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ALMA Survey of Lupus Protoplanetary Disks. I. Dust and Gas Masses

Ansdell, M. and Williams, J. P. and van der Marel, N. and Carpenter, J. M. and Guidi, G. and Hogerheijde, M. and Mathews, G. S. and Manara, C. F. and Miotello, A. and Natta, A. and Oliveira, I. and Tazzari, M. and Testi, L. and van Dishoeck, E. F. and van Terwisga, S. E. (2016) ALMA Survey of Lupus Protoplanetary Disks. I. Dust and Gas Masses. Astrophysical Journal, 828 (1). Art. No. 46. ISSN 0004-637X. http://resolver.caltech.edu/CaltechAUTHORS:20160831-074857996

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Abstract

We present the first high-resolution sub-millimeter survey of both dust and gas for a large population of protoplanetary disks. Characterizing fundamental properties of protoplanetary disks on a statistical level is critical to understanding how disks evolve into the diverse exoplanet population. We use the Atacama Large Millimeter/Submillimeter Array (ALMA) to survey 89 protoplanetary disks around stars with M∗ > 0.1 M⊙ in the young (1–3 Myr), nearby (150–200 pc) Lupus complex. Our observations cover the 890 μm continuum and the ^(13)CO and C^(18)O 3–2 lines. We use the sub-millimeter continuum to constrain M_(dust) to a few Martian masses (0.2–0.4 M⊕) and the CO isotopologue lines to constrain M_(gas) to roughly a Jupiter mass (assuming an interstellar medium (ISM)-like [CO]/[H_2] abundance). Of 89 sources, we detect 62 in continuum, 36 in ^(13)CO, and 11 in C^(18)O at >3σ significance. Stacking individually undetected sources limits their average dust mass to ≾6 Lunar masses (0.03 M⊕), indicating rapid evolution once disk clearing begins. We find a positive correlation between M_(dust) and M∗, and present the first evidence for a positive correlation between M_(gas) and M∗, which may explain the dependence of giant planet frequency on host star mass. The mean dust mass in Lupus is 3× higher than in Upper Sco, while the dust mass distributions in Lupus and Taurus are statistically indistinguishable. Most detected disks have M_(gas) ≾ 1 M(Jup) and gas-to-dust ratios <100, assuming an ISM-like [CO]/[H_2] abundance; unless CO is very depleted, the inferred gas depletion indicates that planet formation is well underway by a few Myr and may explain the unexpected prevalence of super-Earths in the exoplanet population.


Item Type:Article
Related URLs:
URLURL TypeDescription
http://dx.doi.org/10.3847/0004-637X/828/1/46DOIArticle
http://iopscience.iop.org/article/10.3847/0004-637X/828/1/46/metaPublisherArticle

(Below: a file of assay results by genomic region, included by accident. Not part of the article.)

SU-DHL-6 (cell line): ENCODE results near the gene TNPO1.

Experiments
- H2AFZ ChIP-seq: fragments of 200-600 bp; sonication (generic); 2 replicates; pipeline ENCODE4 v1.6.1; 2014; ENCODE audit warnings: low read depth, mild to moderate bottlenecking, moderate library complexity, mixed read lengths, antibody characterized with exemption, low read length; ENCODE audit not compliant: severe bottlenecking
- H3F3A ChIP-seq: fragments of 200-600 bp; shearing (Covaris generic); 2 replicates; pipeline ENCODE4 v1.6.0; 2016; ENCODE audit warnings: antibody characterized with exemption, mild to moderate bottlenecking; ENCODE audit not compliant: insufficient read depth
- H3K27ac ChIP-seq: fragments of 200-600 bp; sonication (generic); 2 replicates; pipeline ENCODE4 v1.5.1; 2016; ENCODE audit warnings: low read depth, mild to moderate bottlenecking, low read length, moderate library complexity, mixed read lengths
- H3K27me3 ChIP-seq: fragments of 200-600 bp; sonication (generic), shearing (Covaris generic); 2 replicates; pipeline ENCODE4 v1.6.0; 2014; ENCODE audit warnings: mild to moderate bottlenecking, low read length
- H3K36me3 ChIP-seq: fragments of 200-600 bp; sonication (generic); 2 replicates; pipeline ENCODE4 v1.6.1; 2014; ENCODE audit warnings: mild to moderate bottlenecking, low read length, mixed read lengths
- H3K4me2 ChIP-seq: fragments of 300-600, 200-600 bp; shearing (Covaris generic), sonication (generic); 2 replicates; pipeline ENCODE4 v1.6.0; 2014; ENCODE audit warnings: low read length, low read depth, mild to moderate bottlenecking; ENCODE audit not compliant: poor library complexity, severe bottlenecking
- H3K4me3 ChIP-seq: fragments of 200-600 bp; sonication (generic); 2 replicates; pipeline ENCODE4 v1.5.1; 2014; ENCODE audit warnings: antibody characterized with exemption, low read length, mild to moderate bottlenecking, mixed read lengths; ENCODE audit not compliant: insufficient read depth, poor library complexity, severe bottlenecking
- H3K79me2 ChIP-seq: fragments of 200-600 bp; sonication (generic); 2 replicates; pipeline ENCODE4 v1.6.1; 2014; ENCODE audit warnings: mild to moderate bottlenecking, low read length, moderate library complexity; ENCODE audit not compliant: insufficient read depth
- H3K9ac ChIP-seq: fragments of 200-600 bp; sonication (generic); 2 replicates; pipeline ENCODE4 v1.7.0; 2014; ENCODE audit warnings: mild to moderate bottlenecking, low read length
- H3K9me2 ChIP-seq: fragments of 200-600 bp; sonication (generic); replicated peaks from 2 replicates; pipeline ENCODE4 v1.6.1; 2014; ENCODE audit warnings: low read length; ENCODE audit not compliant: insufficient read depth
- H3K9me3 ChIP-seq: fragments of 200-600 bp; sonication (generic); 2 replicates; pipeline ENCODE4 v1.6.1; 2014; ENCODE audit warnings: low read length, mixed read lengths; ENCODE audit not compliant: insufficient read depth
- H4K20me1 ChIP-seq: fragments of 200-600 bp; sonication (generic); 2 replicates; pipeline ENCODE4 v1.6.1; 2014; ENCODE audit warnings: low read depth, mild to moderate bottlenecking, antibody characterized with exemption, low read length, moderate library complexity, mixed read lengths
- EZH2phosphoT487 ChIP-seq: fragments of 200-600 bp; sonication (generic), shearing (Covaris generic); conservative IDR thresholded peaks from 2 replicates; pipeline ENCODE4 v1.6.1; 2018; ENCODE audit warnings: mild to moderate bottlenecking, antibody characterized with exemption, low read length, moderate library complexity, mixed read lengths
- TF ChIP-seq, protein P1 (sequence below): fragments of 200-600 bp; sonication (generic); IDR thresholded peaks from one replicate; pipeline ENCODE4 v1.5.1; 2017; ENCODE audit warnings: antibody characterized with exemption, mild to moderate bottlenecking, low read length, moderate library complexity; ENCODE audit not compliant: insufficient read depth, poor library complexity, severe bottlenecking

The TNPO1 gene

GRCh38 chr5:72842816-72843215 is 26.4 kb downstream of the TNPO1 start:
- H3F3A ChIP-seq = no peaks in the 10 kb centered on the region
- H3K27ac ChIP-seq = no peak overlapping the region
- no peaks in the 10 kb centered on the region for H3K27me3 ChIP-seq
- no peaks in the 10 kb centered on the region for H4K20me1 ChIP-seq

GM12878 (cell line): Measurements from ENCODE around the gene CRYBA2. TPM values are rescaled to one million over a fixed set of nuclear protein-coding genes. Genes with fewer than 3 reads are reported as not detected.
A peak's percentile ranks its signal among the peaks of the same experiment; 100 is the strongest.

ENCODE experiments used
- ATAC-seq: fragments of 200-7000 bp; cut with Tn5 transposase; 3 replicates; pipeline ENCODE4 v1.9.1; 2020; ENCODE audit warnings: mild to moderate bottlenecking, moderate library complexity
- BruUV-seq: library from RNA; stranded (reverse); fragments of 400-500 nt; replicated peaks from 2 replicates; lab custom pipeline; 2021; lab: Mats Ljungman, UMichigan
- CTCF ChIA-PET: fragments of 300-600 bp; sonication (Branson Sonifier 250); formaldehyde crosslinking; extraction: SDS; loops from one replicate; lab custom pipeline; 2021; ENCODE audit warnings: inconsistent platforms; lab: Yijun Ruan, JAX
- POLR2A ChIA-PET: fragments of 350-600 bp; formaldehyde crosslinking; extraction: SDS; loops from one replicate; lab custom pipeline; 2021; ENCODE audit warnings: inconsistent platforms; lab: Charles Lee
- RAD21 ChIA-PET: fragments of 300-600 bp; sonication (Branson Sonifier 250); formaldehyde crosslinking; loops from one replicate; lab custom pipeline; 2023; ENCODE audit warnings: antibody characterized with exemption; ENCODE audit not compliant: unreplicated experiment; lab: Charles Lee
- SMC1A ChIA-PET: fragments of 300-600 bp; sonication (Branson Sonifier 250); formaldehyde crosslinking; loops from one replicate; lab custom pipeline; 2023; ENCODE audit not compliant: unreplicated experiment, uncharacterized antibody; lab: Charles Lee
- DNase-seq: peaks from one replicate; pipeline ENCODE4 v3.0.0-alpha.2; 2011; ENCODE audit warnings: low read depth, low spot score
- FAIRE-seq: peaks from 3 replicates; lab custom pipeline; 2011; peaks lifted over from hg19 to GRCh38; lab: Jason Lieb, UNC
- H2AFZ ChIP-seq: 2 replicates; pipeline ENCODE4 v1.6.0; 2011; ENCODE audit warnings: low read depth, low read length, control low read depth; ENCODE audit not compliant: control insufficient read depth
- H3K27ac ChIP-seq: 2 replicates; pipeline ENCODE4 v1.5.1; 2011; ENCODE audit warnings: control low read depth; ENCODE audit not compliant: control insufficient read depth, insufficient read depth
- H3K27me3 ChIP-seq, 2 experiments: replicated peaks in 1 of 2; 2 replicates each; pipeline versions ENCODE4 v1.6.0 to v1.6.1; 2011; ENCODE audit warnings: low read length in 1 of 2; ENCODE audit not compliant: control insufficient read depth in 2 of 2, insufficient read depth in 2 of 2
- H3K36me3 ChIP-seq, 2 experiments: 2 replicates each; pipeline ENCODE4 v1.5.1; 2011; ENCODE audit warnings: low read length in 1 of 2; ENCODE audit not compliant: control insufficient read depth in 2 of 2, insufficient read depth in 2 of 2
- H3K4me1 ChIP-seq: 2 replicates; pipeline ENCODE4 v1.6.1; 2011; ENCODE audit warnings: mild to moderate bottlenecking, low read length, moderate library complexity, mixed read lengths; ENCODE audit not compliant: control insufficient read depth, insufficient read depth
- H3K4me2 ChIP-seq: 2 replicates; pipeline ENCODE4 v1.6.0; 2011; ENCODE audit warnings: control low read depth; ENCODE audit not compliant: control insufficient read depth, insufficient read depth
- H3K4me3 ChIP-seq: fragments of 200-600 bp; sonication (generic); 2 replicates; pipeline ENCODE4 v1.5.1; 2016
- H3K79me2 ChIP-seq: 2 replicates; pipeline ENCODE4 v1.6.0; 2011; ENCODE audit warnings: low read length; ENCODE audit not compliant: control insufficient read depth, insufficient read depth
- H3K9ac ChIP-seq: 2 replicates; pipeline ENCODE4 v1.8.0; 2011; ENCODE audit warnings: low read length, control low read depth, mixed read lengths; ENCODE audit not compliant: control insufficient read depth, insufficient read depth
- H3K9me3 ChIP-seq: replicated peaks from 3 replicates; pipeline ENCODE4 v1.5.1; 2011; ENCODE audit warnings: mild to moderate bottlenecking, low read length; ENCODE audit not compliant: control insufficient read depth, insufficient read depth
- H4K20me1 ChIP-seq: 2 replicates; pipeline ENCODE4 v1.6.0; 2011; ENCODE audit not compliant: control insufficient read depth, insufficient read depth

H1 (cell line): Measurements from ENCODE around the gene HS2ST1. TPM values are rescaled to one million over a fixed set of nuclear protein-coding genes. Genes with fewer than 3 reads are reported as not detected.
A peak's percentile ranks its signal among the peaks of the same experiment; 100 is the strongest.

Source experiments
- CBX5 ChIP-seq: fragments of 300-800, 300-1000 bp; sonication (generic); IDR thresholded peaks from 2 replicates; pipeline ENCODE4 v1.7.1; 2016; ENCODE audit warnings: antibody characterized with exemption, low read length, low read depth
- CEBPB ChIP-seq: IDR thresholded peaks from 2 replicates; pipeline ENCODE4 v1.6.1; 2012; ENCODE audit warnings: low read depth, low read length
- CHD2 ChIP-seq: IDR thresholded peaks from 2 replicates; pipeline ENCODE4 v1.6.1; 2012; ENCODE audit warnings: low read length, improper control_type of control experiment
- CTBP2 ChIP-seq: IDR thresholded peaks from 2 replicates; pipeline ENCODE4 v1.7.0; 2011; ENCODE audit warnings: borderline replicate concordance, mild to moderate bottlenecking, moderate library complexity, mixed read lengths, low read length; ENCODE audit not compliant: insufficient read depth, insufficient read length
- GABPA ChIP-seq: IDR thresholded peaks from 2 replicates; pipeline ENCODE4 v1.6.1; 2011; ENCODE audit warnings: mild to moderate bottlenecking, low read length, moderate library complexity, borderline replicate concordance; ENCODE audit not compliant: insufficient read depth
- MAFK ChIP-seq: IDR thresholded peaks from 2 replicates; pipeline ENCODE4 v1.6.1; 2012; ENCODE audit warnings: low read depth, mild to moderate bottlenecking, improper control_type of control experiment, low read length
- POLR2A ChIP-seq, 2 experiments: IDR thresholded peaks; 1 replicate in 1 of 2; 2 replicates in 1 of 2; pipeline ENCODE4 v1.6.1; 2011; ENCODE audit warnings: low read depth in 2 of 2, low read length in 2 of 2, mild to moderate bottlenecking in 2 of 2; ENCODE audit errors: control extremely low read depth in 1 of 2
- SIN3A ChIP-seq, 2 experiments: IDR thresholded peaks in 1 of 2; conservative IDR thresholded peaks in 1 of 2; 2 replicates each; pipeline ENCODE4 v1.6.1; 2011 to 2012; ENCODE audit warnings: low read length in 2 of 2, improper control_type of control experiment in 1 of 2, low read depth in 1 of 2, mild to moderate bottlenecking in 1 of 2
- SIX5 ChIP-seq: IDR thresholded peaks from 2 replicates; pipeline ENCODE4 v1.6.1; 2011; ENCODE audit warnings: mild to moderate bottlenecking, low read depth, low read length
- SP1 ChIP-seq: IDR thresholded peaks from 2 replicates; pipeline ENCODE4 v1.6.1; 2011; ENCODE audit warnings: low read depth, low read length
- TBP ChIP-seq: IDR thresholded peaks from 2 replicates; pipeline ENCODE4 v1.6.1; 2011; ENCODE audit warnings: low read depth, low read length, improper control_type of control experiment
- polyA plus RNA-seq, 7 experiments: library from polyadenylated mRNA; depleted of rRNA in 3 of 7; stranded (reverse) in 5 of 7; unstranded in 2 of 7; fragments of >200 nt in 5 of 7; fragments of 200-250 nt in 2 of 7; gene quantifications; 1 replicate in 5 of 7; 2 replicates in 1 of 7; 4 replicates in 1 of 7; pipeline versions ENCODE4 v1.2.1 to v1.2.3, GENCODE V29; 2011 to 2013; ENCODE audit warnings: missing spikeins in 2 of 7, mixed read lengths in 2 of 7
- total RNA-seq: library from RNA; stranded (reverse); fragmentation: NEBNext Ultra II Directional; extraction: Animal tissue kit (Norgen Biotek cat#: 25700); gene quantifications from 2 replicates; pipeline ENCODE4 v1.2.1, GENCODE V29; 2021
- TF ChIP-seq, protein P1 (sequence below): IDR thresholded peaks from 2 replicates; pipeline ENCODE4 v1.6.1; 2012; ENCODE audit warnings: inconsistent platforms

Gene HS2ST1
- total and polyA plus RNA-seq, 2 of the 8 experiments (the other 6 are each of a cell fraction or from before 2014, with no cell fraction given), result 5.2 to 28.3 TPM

https://arxiv.org/abs/1604.05719arXivDiscussion Paper
ORCID:
AuthorORCID
Ansdell, M.0000-0003-4142-9842
van der Marel, N.0000-0003-2458-9756
van Dishoeck, E. F.0000-0001-7591-1907
Additional Information:© 2016 The American Astronomical Society. Received 2016 February 16; revised 2016 May 5; accepted 2016 May 15; published 2016 August 29. M.C.A. and J.P.W, were supported by NSF and NASA grants AST-1208911 and NNX15AC92G, respectively. M.C.A. acknowledges student observing support from NRAO. N.M. is supported in part by the Beatrice W. Parrent Fellowship in Astronomy at the University of Hawaii. Leiden is supported by the European Union A-ERC grant 291141 CHEMPLAN, by the Netherlands Research School for Astronomy (NOVA), and by grant 614.001.352 from the Netherlands Organization for Scientific Research (NWO). C.F.M. gratefully acknowledges an ESA Research Fellowship. We thank J.M. Alcalá for providing VLT/X-Shooter spectra for deriving stellar parameters, Ilse Cleeves for providing ALMA continuum and integrated line fluxes for Sz 82 (IM Lup), and Scott Barenfeld for providing ALMA continuum fluxes for Upper Sco sources in advance of publication. We also thank Sean Andrews for his extremely useful comments. This paper makes use of the following ALMA data: ADS/JAO.ALMA#2013.1.00220.S. ALMA is a partnership of ESO (representing its member states), NSF (USA), and NINS (Japan), together with NRC (Canada), NSC and ASIAA (Taiwan), and KASI (Republic of Korea), in cooperation with the Republic of Chile. The Joint ALMA Observatory is operated by ESO, AUI/NRAO, and NAOJ. The National Radio Astronomy Observatory is a facility of the National Science Foundation operated under cooperative agreement by Associated Universities, Inc.
Group:Infrared Processing and Analysis Center (IPAC)
Funders:
Funding AgencyGrant Number
NSFAST-1208911
NASANNX15AC92G
National Radio Astronomy ObservatoryUNSPECIFIED
University of HawaiiUNSPECIFIED
European Research Council (ERC)291141 CHEMPLAN
Nederlandse Onderzoekschool voor de Astronomie (NOVA)UNSPECIFIED
Nederlandse Organisatie voor Wetenschappelijk Onderzoek (NWO)614.001.352
European Space Agency (ESA)UNSPECIFIED
Subject Keywords:circumstellar matter – planets and satellites: formation – protoplanetary disks – stars: formation – stars: late-type – stars: protostars
Issue or Number:1
Record Number:CaltechAUTHORS:20160831-074857996
Persistent URL:http://resolver.caltech.edu/CaltechAUTHORS:20160831-074857996
Official Citation:M. Ansdell et al 2016 ApJ 828 46
Usage Policy:No commercial reproduction, distribution, display or performance rights in this work are provided.
ID Code:70048
Collection:CaltechAUTHORS
Deposited By: Tony Diaz
Deposited On:31 Aug 2016 16:48
Last Modified:22 Aug 2019 23:32

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